January 13, 2015
For many years, U.S. military contractors and their employees who provide goods and/or services in Afghanistan through a contract with the U.S. armed forces have been exempt from many aspects of Afghan law including immigration regulations. At the end of 2014, however, the Afghan Parliament approved a Bilateral Security Agreement (BSA) with the United States aimed at “strengthen[ing] [the] long-term strategic cooperation in areas of mutual interest, including: … strengthening state institutions; supporting Afghanistan’s long-term economic and social development.”
Among the many areas of Afghan law covered by the BSA are provisions to bring U.S. defense contractors and their employees within the Afghan immigration laws and regulations. While this does mean more stringent immigration protocols and requirements for these companies and personnel, it is strongly believed that those affected by the changes will be granted expedited processing times and reduced requirements.
Thus, beginning on January 1, 2015, the following provisions came into force,
• Contractor employees will be required to present a valid passport and Afghan visa upon entry into and exit from the country. These visas will be issued valid for at least one (1) year and allow for multiple entries into the country.
• Contractor employees may, in certain circumstances, be required to obtain a work permit to carry out their work activities in Afghanistan. Please note, however, that the exact circumstances where a work permit will be required for this population has yet to be announced by the Afghan authorities.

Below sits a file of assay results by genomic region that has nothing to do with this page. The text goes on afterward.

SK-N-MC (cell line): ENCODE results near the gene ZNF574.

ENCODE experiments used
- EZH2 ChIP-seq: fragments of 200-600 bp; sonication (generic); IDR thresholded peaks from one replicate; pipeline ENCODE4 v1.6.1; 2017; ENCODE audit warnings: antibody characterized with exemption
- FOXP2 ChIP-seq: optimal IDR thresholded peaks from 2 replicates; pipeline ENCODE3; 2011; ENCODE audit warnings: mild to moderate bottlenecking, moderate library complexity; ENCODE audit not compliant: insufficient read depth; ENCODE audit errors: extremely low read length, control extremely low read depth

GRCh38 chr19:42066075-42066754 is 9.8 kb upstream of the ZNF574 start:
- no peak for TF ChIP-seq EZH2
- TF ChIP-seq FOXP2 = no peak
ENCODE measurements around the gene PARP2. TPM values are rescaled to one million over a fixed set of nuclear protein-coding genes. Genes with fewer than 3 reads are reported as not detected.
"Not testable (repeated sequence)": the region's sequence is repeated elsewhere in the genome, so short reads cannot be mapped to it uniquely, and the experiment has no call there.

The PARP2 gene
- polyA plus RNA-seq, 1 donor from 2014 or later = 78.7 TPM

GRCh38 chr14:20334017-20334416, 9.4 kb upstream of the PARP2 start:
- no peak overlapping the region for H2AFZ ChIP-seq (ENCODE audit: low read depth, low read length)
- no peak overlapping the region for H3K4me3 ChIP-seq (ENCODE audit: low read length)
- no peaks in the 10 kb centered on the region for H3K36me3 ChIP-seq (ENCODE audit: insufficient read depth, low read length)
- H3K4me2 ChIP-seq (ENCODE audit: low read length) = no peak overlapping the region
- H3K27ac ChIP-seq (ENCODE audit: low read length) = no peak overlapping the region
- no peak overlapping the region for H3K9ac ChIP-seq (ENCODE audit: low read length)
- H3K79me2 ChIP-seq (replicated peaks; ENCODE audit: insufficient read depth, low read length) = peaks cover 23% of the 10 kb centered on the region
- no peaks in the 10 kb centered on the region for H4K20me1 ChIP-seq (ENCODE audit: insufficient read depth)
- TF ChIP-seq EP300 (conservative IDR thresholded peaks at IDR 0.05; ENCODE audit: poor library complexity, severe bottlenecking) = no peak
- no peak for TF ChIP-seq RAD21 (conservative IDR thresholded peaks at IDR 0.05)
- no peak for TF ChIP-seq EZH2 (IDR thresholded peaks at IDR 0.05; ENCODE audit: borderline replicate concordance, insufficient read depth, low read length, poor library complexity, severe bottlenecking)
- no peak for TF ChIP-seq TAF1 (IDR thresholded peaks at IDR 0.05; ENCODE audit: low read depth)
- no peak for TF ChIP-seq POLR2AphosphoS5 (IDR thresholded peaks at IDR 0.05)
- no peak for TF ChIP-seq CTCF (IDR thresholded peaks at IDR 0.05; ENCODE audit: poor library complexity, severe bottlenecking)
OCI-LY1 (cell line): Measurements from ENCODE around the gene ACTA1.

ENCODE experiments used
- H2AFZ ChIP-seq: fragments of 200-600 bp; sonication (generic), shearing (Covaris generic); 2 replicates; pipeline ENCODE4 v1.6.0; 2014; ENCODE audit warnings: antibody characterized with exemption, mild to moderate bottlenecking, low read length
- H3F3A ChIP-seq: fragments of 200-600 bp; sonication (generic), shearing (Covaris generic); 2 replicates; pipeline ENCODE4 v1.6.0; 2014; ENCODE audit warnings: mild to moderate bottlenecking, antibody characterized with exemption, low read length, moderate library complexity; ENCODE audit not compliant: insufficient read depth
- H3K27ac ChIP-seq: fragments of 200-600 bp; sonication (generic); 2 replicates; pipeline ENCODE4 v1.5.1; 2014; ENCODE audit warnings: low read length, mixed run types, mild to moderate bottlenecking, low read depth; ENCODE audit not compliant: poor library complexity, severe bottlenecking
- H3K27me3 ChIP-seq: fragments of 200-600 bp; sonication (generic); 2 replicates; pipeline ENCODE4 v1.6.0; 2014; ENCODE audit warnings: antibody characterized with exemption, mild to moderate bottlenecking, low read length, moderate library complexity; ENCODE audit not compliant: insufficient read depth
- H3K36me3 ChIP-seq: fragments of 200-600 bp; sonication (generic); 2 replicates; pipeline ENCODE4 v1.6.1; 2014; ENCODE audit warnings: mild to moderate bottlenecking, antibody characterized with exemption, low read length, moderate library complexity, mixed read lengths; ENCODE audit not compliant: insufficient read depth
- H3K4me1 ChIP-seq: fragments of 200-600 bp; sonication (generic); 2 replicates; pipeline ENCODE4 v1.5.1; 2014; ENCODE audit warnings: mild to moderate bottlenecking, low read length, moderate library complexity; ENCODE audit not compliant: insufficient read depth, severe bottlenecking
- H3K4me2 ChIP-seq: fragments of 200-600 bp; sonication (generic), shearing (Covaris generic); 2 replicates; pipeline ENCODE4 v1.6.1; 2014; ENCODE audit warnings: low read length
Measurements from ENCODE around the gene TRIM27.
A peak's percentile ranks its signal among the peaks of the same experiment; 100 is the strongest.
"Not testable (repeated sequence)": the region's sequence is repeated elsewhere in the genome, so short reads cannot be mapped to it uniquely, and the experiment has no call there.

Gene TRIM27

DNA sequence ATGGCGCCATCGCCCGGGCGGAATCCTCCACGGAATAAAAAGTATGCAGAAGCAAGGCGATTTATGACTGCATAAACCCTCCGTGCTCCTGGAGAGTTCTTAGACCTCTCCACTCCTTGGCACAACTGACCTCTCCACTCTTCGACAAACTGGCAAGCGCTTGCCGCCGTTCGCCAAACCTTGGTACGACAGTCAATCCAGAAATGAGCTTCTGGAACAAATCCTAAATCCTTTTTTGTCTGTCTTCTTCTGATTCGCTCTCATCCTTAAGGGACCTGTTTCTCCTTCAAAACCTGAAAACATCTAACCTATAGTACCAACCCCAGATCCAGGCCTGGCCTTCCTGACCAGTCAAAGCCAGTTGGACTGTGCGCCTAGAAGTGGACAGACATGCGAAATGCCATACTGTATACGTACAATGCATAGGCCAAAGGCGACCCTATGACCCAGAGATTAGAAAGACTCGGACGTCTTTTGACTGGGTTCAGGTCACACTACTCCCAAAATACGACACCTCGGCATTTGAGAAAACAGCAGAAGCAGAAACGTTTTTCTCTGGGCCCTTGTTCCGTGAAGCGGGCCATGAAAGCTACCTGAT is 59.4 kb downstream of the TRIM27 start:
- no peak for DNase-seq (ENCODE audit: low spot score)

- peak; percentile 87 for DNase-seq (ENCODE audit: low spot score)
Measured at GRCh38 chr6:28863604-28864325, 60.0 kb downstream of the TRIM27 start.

• Contractor companies will now be subject to certain business registration requirements. Currently, the BSA only requires contractor companies to obtain a three-year business registration license and payment of a “reasonable” service charge to the Afghanistan Investment Support Agency. Contractors remain exempt from all other registrations and licensures; however, this may change with future revisions of the Afghan immigration regulations.
It is important to note that the above new requirements are for non-military employees of contractor companies: members of the U.S. armed forces and its civilian component (U.S. Department of Defense) remain exempt from the immigration provisions of the BSA as its currently written and therefore will not require a valid passport or visa to enter and exit Afghanistan.
While this BSA provides the initial foundation for establishing visa and work permit regulations for U.S. contractors and their employees, there remain some points of uncertainty with the new law:
• While it is widely believed that U.S. contractors already in Afghanistan as of January 1, 2015, will be allowed to remain in-country and will be given a grace period to obtain the correct documentation, there have been no formal confirmations of this by the Afghan authorities.
• Details regarding the one-time “reasonable” charge to the Afghanistan Investment and Support Agency have yet to be forthcoming.
• As mentioned above, the BSA does not indicate whether this population of foreign employees will be required to obtain work permits to carry out their contractual agreements with the U.S. military. The Afghan authorities have yet to issue a formal statement on the matter as well.
• Finally, these new requirements come at a time of significant change to the overall Afghan immigration system. It is widely anticipated that the Afghan authorities will publish further and more detailed immigration regulations regarding U.S. military contractors, their employees, and other foreign worker populations within this year.
Pro-Link GLOBAL continues to monitor the situation closely and will provide updates as more information is made available.